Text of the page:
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Updated: How Mars rover got its 'dream mode'

8/15/2012 01:53 PM EDT
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george.leopold
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re: Updated: How Mars rover got its 'dream mode'
george.leopold   8/22/2012 6:47:47 PM
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You also have to account for the difference in atmospheric pressure on Mars in determining how the laser operates up there. NASA showed an image in which the plasma resulting from a laser shot on Mars is noticeably larger on Mars compared to Earth.

t.alex
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re: Updated: How Mars rover got its 'dream mode'
t.alex   8/21/2012 3:53:59 PM
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Suddenly this reminds me of transformer robots with unlimited source of energy :)

george.leopold
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re: Updated: How Mars rover got its 'dream mode'
george.leopold   8/21/2012 3:48:01 PM
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Next up on Mars: http://www.spaceref.com/news/viewpr.html?utm_campaign=&utm_medium=srs.gs-twitter&utm_content=api&utm_source=t.co&pid=38219

EVVJSK0
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re: Updated: How Mars rover got its 'dream mode'
EVVJSK0   8/20/2012 8:36:42 PM
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I am guessing just running the motors (to move the vehicle) requires a fair amount of energy (due to martian soil resistance). Factor in that a standard PC uses about a 100 Watt Power Supply and the 110Watt Supply suggested by someone above would not allow for running the whole computing system, driving, and firing the laser simultaneously(it wouldn't make for a nifty sci-fi movie) ;-) !

george.leopold
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re: Updated: How Mars rover got its 'dream mode'
george.leopold   8/20/2012 8:03:23 PM
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The rock was close by since Curiosity hasn't yet moved. NASA characterized the first laser activation as "target practice" intended to calibrate the instrument. The rock, affectionately named "Coronation" (NASA branding is getting a little out of hand), presented a relatively large, flat side to ChemCam, so scientists reasoned it was a good first target. No work on laser energy levels. We'll try to find out.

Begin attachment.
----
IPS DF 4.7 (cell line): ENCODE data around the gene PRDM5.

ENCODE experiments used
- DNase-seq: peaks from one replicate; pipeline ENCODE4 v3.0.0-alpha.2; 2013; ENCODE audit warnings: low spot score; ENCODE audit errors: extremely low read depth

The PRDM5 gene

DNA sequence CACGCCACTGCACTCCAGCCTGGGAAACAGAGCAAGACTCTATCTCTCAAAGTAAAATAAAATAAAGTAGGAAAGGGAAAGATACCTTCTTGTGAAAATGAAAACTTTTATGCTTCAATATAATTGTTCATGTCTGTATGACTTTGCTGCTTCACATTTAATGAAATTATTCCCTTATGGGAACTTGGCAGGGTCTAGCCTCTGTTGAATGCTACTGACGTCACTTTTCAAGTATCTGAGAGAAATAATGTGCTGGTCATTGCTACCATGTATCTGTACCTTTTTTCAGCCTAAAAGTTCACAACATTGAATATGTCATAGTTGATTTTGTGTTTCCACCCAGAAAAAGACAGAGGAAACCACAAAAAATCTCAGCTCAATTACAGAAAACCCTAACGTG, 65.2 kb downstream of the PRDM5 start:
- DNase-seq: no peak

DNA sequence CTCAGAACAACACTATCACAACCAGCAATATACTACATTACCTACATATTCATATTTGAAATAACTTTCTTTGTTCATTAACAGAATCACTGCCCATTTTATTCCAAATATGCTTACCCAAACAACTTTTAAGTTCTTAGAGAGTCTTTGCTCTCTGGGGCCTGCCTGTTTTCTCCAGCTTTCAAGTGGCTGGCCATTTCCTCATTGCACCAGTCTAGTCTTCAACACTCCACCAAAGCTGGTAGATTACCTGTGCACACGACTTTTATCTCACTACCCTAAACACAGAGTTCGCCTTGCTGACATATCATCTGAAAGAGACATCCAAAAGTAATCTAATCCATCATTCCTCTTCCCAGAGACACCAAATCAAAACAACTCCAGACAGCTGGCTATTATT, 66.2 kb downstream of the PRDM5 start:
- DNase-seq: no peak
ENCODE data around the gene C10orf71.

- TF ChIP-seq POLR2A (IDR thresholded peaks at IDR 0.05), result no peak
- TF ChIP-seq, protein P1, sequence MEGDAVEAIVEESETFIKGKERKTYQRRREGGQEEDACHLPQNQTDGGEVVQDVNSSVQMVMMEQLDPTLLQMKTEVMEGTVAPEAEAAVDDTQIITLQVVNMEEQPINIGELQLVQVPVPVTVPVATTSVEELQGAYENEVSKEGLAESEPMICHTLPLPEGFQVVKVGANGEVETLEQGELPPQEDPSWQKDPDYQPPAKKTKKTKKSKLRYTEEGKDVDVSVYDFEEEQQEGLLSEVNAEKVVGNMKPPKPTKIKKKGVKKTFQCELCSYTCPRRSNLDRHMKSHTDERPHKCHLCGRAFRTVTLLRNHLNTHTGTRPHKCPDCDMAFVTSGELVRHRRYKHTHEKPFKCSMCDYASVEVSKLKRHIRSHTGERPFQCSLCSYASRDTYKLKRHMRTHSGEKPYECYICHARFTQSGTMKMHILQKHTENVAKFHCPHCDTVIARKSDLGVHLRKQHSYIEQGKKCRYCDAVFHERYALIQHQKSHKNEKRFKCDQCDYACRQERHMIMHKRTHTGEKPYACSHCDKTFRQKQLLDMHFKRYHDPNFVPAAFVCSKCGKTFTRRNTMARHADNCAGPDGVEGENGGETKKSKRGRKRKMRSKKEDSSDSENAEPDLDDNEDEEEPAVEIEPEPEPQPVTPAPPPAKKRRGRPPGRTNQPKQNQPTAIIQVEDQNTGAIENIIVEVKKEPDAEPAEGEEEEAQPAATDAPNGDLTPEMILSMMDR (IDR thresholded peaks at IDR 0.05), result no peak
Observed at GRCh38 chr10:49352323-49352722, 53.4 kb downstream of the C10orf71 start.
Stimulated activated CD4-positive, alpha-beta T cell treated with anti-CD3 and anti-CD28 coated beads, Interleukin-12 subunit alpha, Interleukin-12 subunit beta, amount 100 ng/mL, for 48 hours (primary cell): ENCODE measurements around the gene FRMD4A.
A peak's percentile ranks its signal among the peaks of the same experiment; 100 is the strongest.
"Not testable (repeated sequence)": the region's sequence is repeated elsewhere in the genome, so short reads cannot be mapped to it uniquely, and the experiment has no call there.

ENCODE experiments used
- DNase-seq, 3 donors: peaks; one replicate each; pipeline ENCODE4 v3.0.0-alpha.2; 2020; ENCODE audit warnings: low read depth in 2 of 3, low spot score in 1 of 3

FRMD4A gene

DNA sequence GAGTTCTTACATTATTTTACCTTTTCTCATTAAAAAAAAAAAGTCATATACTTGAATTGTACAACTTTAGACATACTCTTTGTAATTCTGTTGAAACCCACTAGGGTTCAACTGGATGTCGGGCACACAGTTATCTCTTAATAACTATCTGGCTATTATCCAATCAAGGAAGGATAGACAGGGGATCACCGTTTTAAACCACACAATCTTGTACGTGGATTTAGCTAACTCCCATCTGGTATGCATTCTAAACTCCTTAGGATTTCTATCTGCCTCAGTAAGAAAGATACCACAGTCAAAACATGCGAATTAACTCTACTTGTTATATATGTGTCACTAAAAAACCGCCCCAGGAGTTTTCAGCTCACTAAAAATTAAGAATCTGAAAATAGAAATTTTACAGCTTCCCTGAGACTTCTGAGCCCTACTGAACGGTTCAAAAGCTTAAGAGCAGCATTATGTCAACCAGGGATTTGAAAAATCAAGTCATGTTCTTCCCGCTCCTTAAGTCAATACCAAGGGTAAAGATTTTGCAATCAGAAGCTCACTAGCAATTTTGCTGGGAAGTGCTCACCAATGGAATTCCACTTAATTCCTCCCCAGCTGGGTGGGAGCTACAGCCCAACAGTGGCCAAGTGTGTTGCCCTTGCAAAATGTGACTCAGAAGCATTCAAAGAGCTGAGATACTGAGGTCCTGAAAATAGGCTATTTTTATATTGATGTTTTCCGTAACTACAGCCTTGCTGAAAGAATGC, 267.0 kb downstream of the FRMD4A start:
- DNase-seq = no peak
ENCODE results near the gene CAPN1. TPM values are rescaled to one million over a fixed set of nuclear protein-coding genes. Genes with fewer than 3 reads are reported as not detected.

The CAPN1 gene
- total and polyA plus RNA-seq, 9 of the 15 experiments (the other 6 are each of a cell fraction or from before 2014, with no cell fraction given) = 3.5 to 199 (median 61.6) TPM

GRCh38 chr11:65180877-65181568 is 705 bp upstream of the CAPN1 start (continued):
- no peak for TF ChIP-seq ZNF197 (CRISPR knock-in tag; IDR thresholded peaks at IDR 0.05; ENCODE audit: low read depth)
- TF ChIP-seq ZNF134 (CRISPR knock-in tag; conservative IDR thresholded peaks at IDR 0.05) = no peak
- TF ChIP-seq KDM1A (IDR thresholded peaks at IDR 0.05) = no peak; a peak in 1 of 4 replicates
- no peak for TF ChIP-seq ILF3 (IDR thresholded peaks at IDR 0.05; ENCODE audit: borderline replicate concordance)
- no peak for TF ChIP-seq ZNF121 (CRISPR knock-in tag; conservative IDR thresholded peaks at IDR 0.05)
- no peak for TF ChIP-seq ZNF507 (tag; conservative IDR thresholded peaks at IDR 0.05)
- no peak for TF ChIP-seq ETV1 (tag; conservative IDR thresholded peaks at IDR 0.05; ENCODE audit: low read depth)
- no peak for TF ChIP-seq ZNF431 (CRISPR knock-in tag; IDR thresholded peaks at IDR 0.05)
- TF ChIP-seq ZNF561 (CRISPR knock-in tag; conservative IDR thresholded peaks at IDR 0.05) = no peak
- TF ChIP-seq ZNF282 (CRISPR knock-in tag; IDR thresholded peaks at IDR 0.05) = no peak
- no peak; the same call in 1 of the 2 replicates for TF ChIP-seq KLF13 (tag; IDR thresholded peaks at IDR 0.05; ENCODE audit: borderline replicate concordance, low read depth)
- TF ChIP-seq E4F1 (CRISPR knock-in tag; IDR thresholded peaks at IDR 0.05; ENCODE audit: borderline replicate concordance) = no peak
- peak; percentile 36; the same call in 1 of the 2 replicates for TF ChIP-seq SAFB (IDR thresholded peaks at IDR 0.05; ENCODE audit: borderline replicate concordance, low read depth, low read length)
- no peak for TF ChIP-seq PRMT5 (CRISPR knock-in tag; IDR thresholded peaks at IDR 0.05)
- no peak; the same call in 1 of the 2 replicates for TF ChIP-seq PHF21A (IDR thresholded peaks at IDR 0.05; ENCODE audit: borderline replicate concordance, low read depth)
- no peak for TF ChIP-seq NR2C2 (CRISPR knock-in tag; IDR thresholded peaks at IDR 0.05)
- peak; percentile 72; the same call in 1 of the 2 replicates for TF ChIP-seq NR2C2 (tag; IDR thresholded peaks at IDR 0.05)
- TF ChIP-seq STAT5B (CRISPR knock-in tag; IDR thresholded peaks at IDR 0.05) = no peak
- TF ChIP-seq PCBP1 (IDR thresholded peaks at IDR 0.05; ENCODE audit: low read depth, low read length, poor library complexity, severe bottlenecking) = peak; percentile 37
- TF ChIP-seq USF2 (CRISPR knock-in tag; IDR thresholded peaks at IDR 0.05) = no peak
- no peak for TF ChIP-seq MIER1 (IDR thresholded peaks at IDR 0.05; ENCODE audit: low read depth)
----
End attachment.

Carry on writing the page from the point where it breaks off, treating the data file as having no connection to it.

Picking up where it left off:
nanov8
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re: Updated: How Mars rover got its 'dream mode'
nanov8   8/20/2012 6:54:12 PM
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The power source generates 110W which is not enough to operate the rover at full power continously.

ReneCardenas
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re: Updated: How Mars rover got its 'dream mode'
ReneCardenas   8/20/2012 4:32:11 PM
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This experiments sound awesome, and just wondering out of personal "curiosity" (grin), what power/energy levels are these laser shots and what is a safe distance to shoot that kind of instrument. I am hoping that there won't be any surprises, ;-)

george.leopold
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re: Updated: How Mars rover got its 'dream mode'
george.leopold   8/20/2012 2:04:02 PM
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Curiosity fired its laser at a fist-sized Martian rock for the first time this past weekend. Curiosity's "ChemCam" fired 30 pulses of laser light at the nearby rock for 10 seconds. ChemCam is designed to catch the resulting light with its telescope, then analyze it with three onboard spectrometers to gather information on the composition of the rock sample. The principal investigator on the experiment reports NASA got "lots of signal."

clim
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re: Updated: How Mars rover got its 'dream mode'
clim   8/19/2012 11:52:29 PM
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The FPGAs are from Actel, now part of Microsemi. Actel FPGAs are low power and flash based. SRAM based FPGAs like Xilinx and Altera are low lower radiation tolerence.

t.alex
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re: Updated: How Mars rover got its 'dream mode'
t.alex   8/19/2012 3:23:08 PM
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Interesting the power source as I thought would be running off solar power like previous models. How does this power source work ? How long can the power last ?

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